The secret, according to Ward, was to work with a provider that understands your unique business needs and what it is you’re struggling to do and/or what to achieve. “You drive the project, not them,” she advised.

Hyman concurred, adding that “all parties need to be clear on the objectives from the outset; finance is integral to every area of the business, not just the back office, so get input and communicate.”

All three manufacturers were collecting, storing and analysing their financial data and all agreed on the importance of getting the right data to the right people at the right time, without overburdening them with information.

Hyman raised the importance of everyone having access to the right data, one ‘version of the truth’, to avoid the “first half of board meetings being spent arguing over whose figures to believe”.

Ward raised the need for the human element of analysis, “Often, data is taken to be perfect, but you have to drill down and analyse what it means, to see behind the headlines and determine how your business will make the best use of it.”

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Working capital (WC) is front of mind month to month; but the ways which manufacturers innovate the management of WC hasn’t changed in years.

My fourth roundtable was again hosted by Investec and explored ‘working capital efficiency’. For many cost-sensitive businesses, working capital (WC) is front of mind month to month; but the ways which manufacturers innovate the management of WC hasn’t changed in years.

‘Is your business as liquid as it could be?’, asked Investec’s origination director for asset-based and cashflow lending, Steve Ive, who was joined by Belinda Smith, finance director at Agrimech – a leading manufacturer of end of line weighing, bagging and palletising systems.

The conversation was largely dominated by two key questions, how to make the most out of what you already have, and how to onboard debt in order to enable growth.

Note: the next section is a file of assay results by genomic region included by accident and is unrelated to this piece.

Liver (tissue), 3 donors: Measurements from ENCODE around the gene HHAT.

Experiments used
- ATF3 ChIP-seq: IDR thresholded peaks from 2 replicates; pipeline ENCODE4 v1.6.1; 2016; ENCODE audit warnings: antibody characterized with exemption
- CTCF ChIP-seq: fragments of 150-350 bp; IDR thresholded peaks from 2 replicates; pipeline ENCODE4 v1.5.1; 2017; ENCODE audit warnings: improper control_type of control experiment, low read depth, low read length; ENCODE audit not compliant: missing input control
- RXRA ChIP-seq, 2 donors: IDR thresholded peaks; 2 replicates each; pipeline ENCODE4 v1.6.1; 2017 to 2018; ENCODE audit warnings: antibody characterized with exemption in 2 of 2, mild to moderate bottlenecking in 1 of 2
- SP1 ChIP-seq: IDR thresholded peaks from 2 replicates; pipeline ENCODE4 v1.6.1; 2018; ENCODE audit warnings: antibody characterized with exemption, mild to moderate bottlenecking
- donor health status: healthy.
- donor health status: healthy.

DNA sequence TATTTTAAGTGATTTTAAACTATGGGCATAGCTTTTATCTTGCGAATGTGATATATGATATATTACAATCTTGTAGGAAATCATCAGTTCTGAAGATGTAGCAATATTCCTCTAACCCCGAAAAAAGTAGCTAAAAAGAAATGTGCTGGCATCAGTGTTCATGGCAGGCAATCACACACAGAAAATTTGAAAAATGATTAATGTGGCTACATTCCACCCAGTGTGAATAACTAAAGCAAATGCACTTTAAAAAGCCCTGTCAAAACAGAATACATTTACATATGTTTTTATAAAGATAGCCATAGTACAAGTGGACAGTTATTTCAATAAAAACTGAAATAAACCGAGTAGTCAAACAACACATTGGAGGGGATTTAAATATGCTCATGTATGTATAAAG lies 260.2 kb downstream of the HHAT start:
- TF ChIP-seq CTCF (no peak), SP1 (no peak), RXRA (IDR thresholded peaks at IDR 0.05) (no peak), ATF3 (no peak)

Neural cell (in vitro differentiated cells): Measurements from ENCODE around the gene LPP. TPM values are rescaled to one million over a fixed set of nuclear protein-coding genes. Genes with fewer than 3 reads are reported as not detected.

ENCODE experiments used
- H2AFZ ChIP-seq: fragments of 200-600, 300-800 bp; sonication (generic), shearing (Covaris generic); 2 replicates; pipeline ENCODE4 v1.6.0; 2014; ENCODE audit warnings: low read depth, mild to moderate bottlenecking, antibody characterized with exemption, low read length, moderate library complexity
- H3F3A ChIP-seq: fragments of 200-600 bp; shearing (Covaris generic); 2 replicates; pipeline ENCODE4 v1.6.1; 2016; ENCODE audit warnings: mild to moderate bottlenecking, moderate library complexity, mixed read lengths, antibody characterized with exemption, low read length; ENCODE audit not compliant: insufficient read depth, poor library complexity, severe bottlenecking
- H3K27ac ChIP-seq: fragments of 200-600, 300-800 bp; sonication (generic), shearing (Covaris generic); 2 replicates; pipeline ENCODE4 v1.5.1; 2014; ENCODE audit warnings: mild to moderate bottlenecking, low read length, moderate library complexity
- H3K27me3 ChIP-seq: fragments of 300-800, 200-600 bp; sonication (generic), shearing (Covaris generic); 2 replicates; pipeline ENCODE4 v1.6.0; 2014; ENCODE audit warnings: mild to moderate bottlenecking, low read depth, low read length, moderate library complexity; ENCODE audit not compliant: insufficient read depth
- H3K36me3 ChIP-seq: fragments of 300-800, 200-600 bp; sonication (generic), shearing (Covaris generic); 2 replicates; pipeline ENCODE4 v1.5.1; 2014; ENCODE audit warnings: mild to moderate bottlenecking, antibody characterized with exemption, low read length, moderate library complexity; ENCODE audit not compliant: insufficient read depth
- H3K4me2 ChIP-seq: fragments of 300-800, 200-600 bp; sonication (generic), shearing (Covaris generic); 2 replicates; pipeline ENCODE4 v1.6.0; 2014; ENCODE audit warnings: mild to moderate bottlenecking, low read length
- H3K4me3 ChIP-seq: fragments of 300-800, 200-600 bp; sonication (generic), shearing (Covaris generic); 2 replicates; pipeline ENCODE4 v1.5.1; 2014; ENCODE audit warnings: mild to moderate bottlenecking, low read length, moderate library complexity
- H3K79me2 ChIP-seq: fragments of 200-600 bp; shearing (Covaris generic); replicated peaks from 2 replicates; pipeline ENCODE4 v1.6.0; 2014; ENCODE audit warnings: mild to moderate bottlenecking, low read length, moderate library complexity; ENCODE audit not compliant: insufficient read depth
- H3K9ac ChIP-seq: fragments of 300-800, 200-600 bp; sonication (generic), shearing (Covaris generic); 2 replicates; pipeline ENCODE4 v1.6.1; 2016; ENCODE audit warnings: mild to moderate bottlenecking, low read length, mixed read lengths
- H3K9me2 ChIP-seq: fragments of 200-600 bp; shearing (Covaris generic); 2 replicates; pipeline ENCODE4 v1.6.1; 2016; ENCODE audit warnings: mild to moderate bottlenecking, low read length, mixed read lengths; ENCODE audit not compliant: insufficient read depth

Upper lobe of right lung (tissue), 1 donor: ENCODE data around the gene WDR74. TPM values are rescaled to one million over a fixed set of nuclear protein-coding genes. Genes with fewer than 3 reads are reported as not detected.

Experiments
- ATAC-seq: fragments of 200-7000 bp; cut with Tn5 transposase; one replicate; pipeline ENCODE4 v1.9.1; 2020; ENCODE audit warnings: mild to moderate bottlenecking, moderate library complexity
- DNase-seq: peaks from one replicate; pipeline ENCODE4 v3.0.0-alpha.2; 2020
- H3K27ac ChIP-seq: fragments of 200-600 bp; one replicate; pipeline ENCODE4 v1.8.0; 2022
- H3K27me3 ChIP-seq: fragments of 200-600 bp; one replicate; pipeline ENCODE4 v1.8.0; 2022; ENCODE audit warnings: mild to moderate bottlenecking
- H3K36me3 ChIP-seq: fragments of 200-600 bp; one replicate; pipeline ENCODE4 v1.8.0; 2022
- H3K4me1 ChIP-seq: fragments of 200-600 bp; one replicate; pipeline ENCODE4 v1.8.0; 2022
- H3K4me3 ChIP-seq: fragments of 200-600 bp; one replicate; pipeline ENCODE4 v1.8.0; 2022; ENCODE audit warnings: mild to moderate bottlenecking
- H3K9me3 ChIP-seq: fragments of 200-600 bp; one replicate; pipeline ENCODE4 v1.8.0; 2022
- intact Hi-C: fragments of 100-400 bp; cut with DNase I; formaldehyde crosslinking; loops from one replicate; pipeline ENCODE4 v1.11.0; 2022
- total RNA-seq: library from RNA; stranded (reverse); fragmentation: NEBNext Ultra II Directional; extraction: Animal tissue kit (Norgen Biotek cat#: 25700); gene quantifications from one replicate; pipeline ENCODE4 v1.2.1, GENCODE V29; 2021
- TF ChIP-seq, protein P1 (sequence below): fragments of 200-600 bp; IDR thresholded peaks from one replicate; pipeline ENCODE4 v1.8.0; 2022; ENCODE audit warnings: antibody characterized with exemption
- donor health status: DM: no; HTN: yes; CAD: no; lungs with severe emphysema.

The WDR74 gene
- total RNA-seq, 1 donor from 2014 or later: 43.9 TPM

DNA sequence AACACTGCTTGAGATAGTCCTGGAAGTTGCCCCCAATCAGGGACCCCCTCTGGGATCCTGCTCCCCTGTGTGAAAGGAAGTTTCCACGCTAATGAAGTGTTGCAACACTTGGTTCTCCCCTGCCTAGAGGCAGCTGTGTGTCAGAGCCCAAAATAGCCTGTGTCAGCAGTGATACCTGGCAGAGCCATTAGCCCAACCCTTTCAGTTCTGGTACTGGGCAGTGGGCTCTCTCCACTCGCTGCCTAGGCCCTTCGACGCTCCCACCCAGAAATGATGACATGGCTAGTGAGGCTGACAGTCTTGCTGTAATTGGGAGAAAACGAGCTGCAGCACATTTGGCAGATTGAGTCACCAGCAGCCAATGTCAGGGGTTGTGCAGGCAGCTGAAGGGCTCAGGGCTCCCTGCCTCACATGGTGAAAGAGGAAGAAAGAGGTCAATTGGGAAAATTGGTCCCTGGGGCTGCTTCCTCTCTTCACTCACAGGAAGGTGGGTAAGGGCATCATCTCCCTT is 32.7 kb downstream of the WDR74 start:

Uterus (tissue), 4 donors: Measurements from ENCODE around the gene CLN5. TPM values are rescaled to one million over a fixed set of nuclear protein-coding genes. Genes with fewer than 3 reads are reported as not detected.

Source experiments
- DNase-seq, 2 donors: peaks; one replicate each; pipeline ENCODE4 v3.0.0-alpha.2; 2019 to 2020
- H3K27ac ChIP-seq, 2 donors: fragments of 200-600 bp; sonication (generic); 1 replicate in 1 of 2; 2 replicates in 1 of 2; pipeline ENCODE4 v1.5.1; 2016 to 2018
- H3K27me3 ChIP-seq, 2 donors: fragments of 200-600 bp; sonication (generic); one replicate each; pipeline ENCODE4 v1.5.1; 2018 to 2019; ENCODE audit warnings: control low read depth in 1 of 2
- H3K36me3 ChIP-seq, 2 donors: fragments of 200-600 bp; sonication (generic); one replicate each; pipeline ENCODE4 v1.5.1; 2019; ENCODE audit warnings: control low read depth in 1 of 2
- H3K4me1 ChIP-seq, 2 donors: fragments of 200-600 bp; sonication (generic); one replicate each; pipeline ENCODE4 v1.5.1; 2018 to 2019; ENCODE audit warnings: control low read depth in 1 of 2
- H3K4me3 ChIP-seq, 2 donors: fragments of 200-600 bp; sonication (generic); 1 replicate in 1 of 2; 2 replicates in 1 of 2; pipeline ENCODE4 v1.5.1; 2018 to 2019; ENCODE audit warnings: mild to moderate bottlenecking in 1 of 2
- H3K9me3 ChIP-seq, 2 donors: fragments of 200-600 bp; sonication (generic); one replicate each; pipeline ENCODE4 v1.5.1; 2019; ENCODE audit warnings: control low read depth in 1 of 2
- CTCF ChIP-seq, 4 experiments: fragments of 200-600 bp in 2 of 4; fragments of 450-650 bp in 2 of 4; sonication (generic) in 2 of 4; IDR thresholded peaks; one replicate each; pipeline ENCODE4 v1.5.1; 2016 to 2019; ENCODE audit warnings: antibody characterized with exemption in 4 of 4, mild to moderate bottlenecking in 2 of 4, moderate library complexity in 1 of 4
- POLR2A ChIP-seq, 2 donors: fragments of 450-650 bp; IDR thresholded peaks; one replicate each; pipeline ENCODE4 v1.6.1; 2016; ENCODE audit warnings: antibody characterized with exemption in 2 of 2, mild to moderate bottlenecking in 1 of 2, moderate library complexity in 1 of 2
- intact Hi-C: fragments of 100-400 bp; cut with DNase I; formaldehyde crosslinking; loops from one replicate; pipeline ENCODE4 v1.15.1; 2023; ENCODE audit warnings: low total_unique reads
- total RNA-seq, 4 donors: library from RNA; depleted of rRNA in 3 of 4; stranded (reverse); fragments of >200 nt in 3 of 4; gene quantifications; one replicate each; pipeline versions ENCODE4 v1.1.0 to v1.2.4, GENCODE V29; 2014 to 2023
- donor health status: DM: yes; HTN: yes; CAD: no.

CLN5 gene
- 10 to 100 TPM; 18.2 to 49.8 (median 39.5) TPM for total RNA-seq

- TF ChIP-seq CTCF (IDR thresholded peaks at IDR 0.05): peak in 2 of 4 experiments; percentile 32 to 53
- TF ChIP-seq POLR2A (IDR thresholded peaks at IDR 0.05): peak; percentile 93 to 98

More often than not, there is a disconnect between the finance department and those making the deals in sales. Trying to reign in the payment terms being offered can be challenging, but it is crucial step in planning your WC.

“Allowing flexibility in payment terms can open up a whole can of worms when it comes to planning WC,” one delegate noted. Another adding that, “One of the most important and simple ways to ensure your WC is in order is to make sure that the payment terms in contracts are to your advantage. One client told me they would pay in 90 days, but I told them to go elsewhere if it wasn’t in 30.”

All agreed that having a plan in regard to WC represented a clear competitive advantage in the marketplace, and was of particular importance during a takeover or acquisition. Several delegates extolled the virtues of capital expenditure reports, but reinforced the need for them to be regularly audited in order to become a truly valuable tool.

My final roundtable of the day revolved around ‘access to finance’ and was hosted by UK Export Finance (UKEF).

The Queen’s Award has been awarded to many manufacturers this year, with a record number granted for international trade - image courtesy of Depositphotos.
Last year alone, UKEF provided £3bn worth of support to more than 220 companies – image courtesy of Depositphotos.

Manufacturers, particularly SMEs, can find government funds difficult to access and any funds which are secured can often be delivered after they are most needed to bridge the gap between buyers and suppliers, noted Craig Green, export finance manager at UKEF.

That’s where the nation’s export credit agency, UKEF, comes in. Its mission is to ensure that no viable UK export fails for lack of finance or insurance, working closely with the Department for International Trade, both here in the UK and globally.

Export Finance to the Middle East and many parts of the African continent can still be exceedingly difficult, Green added. A situation made more frustrating by the fact that many lenders don’t consider any due diligence done by the manufacturing businesses to be noteworthy, one delegate added.

That’s another area where UKEF can offer a great deal of support, having pioneered recent partnerships with the Gulf Cooperation Council (GGC) and Iraq, among other challenging jurisdictions.

One SME manufacturer noted that the biggest issue facing “almost every other business I speak to of a similar size to use” is 60 or 90-day payment terms. “There is no legislation to mitigate this and it seems the government is reluctant to support SMEs in case they upset the OEMs,” he added.

Last year alone, UKEF provided £3bn worth of support to more than 220 companies, Green noted, 80% of which were SMEs. Support took the form of export credits for their customers, guaranteeing bank finance for buyers and the working capital needed for exports, and credit insurance to protect exporters in the event of customer default.